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J Grad Med Educ. 2014 Jun;6(2):292-5. doi: 10.4300/JGME-D-13-00179.1.

A multicenter study of the family educational rights and privacy act and the standardized letter of recommendation: impact on emergency medicine residency applicant and faculty behaviors.

Abstract

BACKGROUND:

Residency applicants have the right to see letters of recommendation written on their behalf. It is not known whether applicants are affected by waiving this right.

OBJECTIVES:

Our multicenter study assessed how frequently residency applicants waived their FERPA rights to view their letters of recommendation, and whether this affected the ratings they were given by faculty.

METHODS:

We reviewed all ERAS-submitted letters of recommendation to 14 ACGME-accredited programs in 2006-2007. We collected ERAS ID, program name, FERPA declaration, standardized letter of recommendation (SLOR) use, and SLOR Global Assessment ranking. The percentage of applicants who waived their FERPA rights was determined. Chi-square tests of independence assessed whether applicants' decision to waive their FERPA rights was associated with their SLOR Global Assessment.

RESULTS:

We examined 1776 applications containing 6424 letters of recommendations. Of 2736 letters that specified a Global Assessment, 2550 (93%) applicants waived their FERPA rights, while 186 did not. Of the applicants who chose not to waive their rights, 45.6% received a ranking of Outstanding, 35.5% Excellent, 18.3% Very Good, and 1.6% Good. Of applicants who waived their FERPA rights, 35.1% received a ranking of Outstanding, 49.6% Excellent, 13.7% Very Good, and 1.6% Good. Applicants who did not waive their FERPA rights were more likely to receive an Outstanding Assessment (P  =  .003).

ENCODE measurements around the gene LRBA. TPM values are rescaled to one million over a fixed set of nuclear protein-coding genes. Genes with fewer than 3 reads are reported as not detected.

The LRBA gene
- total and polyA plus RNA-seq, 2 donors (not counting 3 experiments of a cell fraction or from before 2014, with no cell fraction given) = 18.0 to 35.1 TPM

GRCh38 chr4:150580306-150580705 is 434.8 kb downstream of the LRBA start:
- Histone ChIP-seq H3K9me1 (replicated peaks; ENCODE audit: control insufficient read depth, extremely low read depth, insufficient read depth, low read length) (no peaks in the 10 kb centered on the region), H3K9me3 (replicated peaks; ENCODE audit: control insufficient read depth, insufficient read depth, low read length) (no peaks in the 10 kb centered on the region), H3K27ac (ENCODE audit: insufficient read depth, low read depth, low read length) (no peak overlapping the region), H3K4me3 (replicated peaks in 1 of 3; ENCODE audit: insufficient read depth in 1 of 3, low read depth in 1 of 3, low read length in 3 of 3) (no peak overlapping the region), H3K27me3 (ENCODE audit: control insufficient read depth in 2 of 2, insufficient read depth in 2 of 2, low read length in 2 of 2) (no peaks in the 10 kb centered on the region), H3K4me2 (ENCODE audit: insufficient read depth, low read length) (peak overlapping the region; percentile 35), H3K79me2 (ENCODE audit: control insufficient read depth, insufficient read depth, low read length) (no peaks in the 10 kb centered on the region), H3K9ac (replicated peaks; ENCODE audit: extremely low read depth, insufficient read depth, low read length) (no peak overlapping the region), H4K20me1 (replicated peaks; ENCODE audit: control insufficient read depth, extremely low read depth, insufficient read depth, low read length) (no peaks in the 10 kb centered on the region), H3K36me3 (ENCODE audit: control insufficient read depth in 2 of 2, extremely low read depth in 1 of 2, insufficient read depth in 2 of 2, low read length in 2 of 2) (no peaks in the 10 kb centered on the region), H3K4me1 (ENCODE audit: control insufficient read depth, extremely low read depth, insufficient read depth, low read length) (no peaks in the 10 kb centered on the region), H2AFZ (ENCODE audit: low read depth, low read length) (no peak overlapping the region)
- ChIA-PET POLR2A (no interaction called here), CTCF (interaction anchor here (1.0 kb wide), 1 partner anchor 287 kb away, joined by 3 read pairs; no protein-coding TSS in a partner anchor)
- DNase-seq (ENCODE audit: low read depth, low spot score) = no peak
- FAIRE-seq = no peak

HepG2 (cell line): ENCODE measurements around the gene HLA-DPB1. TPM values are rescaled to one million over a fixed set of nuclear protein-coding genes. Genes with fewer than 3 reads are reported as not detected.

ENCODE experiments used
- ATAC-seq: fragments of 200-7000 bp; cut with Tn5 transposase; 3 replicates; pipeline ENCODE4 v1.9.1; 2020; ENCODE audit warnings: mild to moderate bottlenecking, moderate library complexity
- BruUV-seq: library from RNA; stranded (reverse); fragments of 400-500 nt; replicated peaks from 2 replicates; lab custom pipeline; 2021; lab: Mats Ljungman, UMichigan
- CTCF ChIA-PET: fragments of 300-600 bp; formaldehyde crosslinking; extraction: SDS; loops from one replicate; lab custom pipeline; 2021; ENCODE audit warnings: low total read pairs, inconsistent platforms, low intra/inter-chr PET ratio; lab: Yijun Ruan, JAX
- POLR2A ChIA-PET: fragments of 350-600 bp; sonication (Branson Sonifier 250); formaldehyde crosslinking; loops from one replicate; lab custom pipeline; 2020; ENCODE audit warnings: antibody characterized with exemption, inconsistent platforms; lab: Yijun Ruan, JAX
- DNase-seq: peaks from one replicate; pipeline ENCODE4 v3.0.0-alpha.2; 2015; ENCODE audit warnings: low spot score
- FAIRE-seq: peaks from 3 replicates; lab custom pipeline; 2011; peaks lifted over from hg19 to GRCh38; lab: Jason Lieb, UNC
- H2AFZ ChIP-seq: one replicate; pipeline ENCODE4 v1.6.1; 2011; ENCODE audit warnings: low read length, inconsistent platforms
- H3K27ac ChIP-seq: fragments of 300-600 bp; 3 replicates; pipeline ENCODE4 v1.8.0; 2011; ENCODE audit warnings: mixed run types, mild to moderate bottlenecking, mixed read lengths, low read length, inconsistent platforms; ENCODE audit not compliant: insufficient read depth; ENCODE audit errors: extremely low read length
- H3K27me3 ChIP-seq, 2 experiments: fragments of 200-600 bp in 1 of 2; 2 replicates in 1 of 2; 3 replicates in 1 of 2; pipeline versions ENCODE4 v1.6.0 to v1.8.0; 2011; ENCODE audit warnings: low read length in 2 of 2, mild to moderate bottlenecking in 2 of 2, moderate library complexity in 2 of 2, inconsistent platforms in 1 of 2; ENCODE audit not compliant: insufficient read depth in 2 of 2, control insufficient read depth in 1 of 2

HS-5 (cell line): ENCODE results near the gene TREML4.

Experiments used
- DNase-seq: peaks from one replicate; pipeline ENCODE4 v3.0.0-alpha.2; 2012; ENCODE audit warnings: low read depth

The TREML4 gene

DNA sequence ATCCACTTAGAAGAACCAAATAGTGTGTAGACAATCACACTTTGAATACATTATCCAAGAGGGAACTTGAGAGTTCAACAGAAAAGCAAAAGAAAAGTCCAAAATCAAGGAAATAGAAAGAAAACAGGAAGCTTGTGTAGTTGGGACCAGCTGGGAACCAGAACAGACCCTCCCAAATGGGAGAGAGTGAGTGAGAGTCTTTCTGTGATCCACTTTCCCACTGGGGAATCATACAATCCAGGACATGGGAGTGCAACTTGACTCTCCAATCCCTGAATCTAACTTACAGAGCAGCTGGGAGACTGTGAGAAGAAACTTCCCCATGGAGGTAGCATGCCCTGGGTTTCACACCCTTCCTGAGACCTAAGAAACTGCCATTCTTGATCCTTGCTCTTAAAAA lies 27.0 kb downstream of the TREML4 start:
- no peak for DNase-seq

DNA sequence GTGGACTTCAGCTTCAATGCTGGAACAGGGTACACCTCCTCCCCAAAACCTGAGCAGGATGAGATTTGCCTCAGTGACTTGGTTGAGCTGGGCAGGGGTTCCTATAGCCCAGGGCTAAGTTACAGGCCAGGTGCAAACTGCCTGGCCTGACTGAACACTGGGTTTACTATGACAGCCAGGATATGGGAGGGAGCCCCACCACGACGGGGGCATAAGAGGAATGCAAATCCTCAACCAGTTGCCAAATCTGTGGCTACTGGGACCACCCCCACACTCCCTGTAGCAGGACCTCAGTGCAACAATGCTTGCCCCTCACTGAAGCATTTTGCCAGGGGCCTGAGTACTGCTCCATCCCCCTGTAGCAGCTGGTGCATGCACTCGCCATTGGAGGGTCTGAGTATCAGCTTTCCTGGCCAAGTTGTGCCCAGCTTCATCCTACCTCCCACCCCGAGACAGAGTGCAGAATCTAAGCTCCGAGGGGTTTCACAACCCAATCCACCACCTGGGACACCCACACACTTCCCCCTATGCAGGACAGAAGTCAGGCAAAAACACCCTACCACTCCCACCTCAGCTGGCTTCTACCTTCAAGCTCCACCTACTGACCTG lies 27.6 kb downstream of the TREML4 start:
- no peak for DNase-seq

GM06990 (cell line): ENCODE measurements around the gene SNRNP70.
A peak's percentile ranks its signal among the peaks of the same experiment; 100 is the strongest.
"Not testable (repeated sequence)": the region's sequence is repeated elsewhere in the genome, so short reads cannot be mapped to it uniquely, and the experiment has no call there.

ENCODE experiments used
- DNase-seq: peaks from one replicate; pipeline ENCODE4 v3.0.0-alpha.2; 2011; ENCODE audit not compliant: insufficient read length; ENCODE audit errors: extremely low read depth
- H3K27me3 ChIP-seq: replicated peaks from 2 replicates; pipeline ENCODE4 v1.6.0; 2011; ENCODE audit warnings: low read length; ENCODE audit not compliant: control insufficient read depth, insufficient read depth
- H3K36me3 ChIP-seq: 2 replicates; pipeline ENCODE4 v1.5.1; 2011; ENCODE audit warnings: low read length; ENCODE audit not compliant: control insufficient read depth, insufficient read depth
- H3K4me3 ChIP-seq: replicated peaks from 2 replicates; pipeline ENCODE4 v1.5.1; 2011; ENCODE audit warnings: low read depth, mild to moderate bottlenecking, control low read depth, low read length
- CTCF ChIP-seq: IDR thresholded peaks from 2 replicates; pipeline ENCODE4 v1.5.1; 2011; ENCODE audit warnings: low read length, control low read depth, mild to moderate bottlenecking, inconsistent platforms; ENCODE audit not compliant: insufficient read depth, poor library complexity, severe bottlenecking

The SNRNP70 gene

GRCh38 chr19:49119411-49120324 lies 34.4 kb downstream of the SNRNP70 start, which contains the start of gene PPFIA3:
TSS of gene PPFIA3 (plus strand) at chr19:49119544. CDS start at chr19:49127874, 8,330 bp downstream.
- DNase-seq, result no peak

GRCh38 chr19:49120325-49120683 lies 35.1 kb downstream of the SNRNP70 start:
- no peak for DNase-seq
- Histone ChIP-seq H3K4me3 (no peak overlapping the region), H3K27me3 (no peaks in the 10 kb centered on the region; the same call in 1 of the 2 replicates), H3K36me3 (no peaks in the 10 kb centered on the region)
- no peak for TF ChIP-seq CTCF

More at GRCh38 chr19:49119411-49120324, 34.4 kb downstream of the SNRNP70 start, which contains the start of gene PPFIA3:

CONCLUSIONS:

The majority (93%) of residency applicants waived their FERPA rights. Those who did not waive their rights had a statistically higher chance of receiving an Outstanding Assessment than those who did.

PMID:
24949134
[PubMed]
PMCID:
PMC4054729
Free PMC Article
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